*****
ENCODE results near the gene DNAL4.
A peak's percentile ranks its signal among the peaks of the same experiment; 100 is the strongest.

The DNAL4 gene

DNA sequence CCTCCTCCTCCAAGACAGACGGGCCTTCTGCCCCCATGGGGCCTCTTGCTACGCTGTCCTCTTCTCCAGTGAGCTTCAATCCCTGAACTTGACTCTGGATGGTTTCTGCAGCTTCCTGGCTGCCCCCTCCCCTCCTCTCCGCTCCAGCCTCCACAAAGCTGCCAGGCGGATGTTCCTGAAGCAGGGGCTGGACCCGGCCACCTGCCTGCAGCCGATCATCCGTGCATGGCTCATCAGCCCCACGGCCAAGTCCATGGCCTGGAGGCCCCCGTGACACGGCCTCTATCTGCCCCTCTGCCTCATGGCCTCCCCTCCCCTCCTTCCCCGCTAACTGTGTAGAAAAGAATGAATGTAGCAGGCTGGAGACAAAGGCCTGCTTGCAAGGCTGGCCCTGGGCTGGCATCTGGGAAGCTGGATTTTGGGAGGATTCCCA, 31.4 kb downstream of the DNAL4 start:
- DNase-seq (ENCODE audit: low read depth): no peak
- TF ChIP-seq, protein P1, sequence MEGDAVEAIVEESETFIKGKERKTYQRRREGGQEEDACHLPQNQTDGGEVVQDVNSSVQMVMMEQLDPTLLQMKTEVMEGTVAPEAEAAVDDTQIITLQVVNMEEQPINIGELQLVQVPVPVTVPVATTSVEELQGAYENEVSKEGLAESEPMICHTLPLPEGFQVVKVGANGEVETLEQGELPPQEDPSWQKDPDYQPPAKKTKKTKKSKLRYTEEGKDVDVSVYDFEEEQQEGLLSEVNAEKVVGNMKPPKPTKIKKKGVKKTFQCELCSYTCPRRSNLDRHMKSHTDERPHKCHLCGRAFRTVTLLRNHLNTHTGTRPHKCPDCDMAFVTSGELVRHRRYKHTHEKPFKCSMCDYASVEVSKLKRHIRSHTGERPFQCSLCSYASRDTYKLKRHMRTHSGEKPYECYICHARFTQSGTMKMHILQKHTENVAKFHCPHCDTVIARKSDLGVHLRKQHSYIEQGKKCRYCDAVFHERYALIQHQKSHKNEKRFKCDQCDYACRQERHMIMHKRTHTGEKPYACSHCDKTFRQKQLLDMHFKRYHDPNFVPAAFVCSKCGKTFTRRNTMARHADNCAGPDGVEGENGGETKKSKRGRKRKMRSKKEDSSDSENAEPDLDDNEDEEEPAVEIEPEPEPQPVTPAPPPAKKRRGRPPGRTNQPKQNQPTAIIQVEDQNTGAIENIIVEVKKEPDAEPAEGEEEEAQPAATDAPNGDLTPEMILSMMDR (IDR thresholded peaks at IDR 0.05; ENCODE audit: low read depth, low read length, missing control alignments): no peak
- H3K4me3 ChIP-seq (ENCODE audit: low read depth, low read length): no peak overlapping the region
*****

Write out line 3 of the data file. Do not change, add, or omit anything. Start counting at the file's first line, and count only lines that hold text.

The DNAL4 gene